Egypt

The Routine

This footage was taken some months ago in the Eastern Desert of Egypt, between the Nile River and the Red Sea. It will hopefully give some insight into our daily routine over the last few months.

 

 

Getting out

We made a cracking pace through Egypt, due in no small part to the excellent roads and favourable winds. Southern Egypt provided us some logistical challenges as we worked for permission to pass on roads without an escort, but persistence paid off and after signing our own indemnity we enjoyed some secluded riding through pretty unique and barren landscapes. We managed to improve our personal best by covering 270km within 24hours, to arrive exhausted into the warm welcome of Abu Simbel; a town on Lake Nasser that we will remember as much for its main Temple attraction, as the good folks of the town whom among other things, served up some fine fish dinners.

However, our lasting and quite fitting image of Egypt will be that of our two bicycles propped on their stands in front of the very final (unmanned) locked gate in the border crossing process. In what was never going to be a speedy affair, we had jumped through every hoop and collected every piece of seemingly superfluous paperwork, but still found ourselves agonisingly short of no-man’s land. As an ‘official’ (wearing a Barcelona football shirt – and who almost certainly didn’t play for them) resting in a broken plastic chair bellowed in vain for someone to open the padlock, we had almost lost the will to try anymore. After much gesticulation and waiting many ‘1-minutes’, a second official found the requisite key and shuffled over to release us from this farcical country. Phew.

Rude Awakening

One recurring feature which seems to dominate a journey of this nature is the uncertainty of where exactly each day will end. When not required to camp out, we frequently find ourselves settling for the night in some quite hideous establishments, which could claim only a very loose association with the hospitality industry. Occasionally however, we stumble upon an affordable and surprisingly excellent hotel in the centre of Luxor, boasting rooftop views of the captivating River Nile. This good fortune was particularly well timed, given that our patience with Egypt was starting to wear a little thin.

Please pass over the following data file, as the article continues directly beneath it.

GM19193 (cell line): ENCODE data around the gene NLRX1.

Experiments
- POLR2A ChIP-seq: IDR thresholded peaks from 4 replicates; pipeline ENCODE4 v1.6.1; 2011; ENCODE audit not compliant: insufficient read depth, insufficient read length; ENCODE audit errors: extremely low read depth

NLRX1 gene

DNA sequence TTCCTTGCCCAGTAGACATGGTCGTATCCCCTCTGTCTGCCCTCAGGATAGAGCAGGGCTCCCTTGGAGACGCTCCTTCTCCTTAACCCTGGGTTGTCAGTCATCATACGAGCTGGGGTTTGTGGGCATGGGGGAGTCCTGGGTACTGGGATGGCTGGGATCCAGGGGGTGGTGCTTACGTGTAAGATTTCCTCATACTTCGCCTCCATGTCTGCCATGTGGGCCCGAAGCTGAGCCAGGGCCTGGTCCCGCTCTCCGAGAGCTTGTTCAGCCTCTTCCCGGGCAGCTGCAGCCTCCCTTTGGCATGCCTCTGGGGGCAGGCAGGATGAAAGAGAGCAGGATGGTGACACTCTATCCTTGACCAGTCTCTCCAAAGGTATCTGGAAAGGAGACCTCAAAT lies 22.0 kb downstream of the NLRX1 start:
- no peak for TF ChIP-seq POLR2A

Rush hour in Cairo: not one for bicycles

Weaving along Cairo Ring road. Never again.

Traffic: All or nothing in Egypt.

Crossing the Eastern Desert.

After negotiating what is arguably the most unpleasant stretch of tarmac on which a bicycle could possibly be ridden (the Cairo ring road), we made a return to some hot and dry kilometres through the Eastern Desert along the Red Sea Coast; a stretch of coastline which is clearly of particular importance to the Egyptian authorities. An abrupt 6am wake-up call from our chosen camp spot, courtesy of the Egyptian Army, prompted an escort to the nearest barracks and set the tone for the week. The various military checkpoints during the days that followed hardly eased our anxiety, and didn’t exactly provide the warm welcome we’d hoped for. What’s more, the enduring and exhausting battles with the schemers and scammers at almost every junction of our daily routine made a swift exit south seem like the best outcome for all parties.

The Nile.

On a more positive note, a particularly boisterous tailwind helped deliver us to Luxor, which has provided not only a top-notch vista and an interesting saunter around the Valley of the Kings, but also a much needed haven to escape the chaos before the next onset.

Cheerio Cairo

Our feelings towards Cairo have been largely of indifference. Having been here a week, we have still yet to find anything that could reasonably pass for a city centre – and we have had plenty of time to look for one, from the discomfort of some incredibly slow moving traffic. Evidence of the recent political revolution remains present throughout the city, where the Kalashnikov-wielding teenage police force combine with the strategically poised armed vehicles to give the place an uncertain edgy feel, which in parts could easily be mistaken for the inside of a military compound.

Certainly, the pyramids have provided an awe-inspiring insight into what seemed to have been a tremendously intelligent and advanced civilisation. However, observing the pointy spectacle with the disjointed and frantic modern-day Cairo as its backdrop, you can’t help but feel that this city perhaps peaked around 4,000 years ago.

Holder of ‘world’s tallest building’ title, for around 3,800 years.

After a lesson from the Sudanese in how not to operate a foreign embassy, we have managed to secure a visa that will allow us to at least begin our journey southwards, assuming of course that we can find a way out of the Cairo sprawl.

Fellow Cairo cyclist.